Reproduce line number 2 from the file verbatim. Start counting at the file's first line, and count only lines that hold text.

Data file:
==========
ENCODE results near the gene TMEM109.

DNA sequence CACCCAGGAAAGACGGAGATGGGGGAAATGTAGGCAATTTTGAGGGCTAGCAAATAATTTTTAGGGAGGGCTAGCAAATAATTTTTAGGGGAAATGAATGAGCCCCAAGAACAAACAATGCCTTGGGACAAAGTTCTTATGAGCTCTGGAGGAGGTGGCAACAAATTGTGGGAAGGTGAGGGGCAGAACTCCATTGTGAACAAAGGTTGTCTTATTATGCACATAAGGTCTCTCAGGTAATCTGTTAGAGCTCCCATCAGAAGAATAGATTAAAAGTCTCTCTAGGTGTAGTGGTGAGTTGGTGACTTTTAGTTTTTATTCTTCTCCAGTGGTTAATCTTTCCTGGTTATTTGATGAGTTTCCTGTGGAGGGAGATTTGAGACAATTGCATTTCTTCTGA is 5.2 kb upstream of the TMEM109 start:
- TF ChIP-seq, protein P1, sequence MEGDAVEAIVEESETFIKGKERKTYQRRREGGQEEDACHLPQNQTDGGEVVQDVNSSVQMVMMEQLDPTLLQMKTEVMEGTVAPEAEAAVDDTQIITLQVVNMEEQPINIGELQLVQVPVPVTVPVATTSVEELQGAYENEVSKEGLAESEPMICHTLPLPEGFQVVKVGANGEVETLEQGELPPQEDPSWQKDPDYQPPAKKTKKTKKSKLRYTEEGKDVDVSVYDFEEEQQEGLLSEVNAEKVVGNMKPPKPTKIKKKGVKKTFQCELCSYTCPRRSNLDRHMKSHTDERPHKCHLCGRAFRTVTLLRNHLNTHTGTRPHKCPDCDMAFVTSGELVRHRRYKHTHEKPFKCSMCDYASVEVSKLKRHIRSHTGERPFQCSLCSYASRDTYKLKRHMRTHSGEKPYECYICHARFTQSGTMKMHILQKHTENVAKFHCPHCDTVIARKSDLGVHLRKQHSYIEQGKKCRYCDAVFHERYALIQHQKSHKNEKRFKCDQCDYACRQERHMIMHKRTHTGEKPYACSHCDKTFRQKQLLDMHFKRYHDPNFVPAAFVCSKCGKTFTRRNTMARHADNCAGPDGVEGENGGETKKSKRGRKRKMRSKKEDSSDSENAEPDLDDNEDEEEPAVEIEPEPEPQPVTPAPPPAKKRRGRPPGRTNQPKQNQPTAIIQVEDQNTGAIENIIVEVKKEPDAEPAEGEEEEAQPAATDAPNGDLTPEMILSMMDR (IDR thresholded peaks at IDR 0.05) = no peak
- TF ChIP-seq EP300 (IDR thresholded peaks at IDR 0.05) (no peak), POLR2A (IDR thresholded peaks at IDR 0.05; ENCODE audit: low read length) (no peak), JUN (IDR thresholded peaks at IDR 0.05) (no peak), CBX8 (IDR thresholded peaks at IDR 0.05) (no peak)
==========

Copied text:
DNA sequence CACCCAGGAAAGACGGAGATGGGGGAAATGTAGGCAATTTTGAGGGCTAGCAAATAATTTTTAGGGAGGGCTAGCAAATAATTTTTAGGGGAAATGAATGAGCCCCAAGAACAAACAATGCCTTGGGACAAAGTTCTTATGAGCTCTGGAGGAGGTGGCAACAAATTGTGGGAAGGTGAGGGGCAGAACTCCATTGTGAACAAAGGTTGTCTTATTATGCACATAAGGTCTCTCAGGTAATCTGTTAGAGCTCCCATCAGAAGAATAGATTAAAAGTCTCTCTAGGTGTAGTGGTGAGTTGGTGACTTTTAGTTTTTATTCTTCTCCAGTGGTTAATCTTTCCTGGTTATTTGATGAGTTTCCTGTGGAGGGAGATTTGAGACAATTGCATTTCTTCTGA is 5.2 kb upstream of the TMEM109 start: